World War I

The squadron was established as part of the Royal Naval Air Service on 25 October 1916 [10] [11] at Dunkirk as No. 8 (Naval) Squadron. In its earlier days, the unit flew Sopwith Pups, 1½ Strutters and Nieuport Scouts. Later in World War I it re-equipped with Sopwith Camels and was assigned to artillery spotting. The squadron returned to the UK briefly before being sent back to France to face the German offensive. While in France a significant number of Camels belonging to the squadron were destroyed by the RAF to prevent the Germans capturing them during their advance. When the Royal Air Force was formed on 1 April 1918, the unit was renumbered to No. 208 Squadron RAF. After the war ended 208 Squadron remained with the occupying forces until August 1919, when it again returned to the UK for disbandment on 7 November 1919 at Netheravon. [12]

Interbellum

The squadron reformed at RAF Ismailia in Egypt on 1 February 1920 by the renumbering of No. 113 Squadron RAF. [14] It was at first equipped with RE8s and from November 1920 till May 1930 with Bristol Fighters. The years between the wars were by no means quiet, in September 1922 the squadron was sent to Turkey for a year during the Chanak crisis, being stationed at San Stefano, a part of the Bakırköy district of Istanbul, Turkey. [14] After the conflict 208 Squadron went back to Egypt and in 1930 got Armstrong Whitworth Atlas aircraft to replace the old Bristol fighters. The Atlases in their turn were replaced five years later by Audaxes and for one flight by Demons. Just before the outbreak of World War II, in January 1939, these gave way for the Westland Lysander. [15]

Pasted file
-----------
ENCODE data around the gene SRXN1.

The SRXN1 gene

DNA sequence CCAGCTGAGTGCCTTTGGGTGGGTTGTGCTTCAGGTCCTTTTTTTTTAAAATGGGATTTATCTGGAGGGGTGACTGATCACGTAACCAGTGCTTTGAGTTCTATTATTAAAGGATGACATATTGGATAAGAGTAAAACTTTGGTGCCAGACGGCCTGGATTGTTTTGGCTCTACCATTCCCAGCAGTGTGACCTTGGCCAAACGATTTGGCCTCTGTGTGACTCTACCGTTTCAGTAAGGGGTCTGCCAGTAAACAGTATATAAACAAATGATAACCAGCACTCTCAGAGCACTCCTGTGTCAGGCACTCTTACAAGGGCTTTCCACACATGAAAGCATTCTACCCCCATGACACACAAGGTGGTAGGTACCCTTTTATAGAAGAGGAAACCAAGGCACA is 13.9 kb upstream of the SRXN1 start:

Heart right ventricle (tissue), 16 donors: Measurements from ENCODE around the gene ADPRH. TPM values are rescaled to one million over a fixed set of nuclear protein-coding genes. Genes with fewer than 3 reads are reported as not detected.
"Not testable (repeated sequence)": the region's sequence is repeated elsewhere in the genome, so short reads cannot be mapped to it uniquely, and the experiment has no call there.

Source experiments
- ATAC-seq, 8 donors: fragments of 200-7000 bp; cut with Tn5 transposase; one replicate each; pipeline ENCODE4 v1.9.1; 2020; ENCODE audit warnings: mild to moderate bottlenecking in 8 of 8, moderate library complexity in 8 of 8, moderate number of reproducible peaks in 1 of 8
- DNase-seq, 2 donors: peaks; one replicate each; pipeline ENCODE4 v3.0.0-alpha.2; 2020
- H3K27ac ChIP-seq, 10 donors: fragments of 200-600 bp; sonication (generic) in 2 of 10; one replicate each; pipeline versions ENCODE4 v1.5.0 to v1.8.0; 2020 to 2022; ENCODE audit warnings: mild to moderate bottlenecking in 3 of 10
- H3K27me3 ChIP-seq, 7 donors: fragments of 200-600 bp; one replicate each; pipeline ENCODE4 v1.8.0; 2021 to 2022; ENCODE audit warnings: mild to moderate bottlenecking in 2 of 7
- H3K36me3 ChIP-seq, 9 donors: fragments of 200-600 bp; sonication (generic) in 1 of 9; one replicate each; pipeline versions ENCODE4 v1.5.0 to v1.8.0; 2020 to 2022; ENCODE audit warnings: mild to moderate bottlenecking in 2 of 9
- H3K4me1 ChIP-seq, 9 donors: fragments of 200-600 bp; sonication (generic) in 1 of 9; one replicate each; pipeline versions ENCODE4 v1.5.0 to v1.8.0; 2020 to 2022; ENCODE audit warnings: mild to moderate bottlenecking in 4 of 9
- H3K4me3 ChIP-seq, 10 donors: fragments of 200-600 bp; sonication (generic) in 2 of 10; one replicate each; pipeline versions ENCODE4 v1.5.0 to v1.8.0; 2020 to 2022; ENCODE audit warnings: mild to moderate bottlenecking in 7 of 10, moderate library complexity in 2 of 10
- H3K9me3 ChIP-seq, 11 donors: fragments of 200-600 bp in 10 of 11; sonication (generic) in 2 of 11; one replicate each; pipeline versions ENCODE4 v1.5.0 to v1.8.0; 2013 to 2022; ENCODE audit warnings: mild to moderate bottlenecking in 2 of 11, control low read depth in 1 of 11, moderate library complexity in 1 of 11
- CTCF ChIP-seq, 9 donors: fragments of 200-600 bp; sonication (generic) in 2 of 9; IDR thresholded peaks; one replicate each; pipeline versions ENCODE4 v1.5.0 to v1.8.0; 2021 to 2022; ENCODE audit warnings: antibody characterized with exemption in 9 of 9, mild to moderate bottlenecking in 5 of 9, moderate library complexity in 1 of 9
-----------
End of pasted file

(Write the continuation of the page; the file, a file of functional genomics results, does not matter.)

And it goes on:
World War II

No. 208 Squadron was still stationed in Egypt at the outbreak of World War II. It joined the war effort in mid-1940 flying Westland Lysander reconnaissance aircraft and Hawker Hurricane fighters on army co-operation duties in the North African Campaign [16] and the Greek Campaign of 1941. During the war it included a significant number of Royal Australian Air Force and South African Air Force personnel, along with other nationalities. Amongst the members of the squadron at this time was Robert Leith-Macgregor, shot down on more than one occasion, once ending up taxiing through a minefield, but managed not to trigger any mines. [17]

The unit was later stationed in Palestine, before returning to North Africa. It briefly converted to Curtiss Tomahawks, but received Supermarine Spitfires in late 1943 and flew them for the remainder of the war. From 1944, it took part in the Italian Campaign.

After World War II

Shortly after the war 208 Squadron moved back to Palestine where it was involved in operations against the Egyptian Air Force. In 1948, the squadron moved to the Egyptian Canal Zone. It saw action in the Israeli War of Independence, losing four Spitfires in combat with Israeli Air Force aircraft (which also included Spitfires).

The last officially recorded "Air to Air fighter pilot kill" (bullets only without guidance systems) occurred on 22 May 1948, at 09:30 two Egyptian Spitfire LF.9s decided to stage a third attack on Ramat David. This time Fg Off Tim McElhaw and Fg Off Hully of 208 Squadron had taken over the standing patrol. Fg Off McElhaw, flying Spitfire FR.18 TZ228, managed to intercept and shoot down both LF.9s. [18]


Announcements

  • The Wartime Memories Project has been running for 21 years. If you would like to support us, a donation, no matter how small, would be much appreciated, annually we need to raise enough funds to pay for our web hosting and admin or this site will vanish from the web.
  • Looking for help with Family History Research? Please read our Family History FAQ's
  • The Wartime Memories Project is run by volunteers and this website is funded by donations from our visitors. If the information here has been helpful or you have enjoyed reaching the stories please conside making a donation, no matter how small, would be much appreciated, annually we need to raise enough funds to pay for our web hosting or this site will vanish from the web.

If you enjoy this site

please consider making a donation.

16th June 2021 - Please note we currently have a large backlog of submitted material, our volunteers are working through this as quickly as possible and all names, stories and photos will be added to the site. If you have already submitted a story to the site and your UID reference number is higher than 255865 your information is still in the queue, please do not resubmit without contacting us first.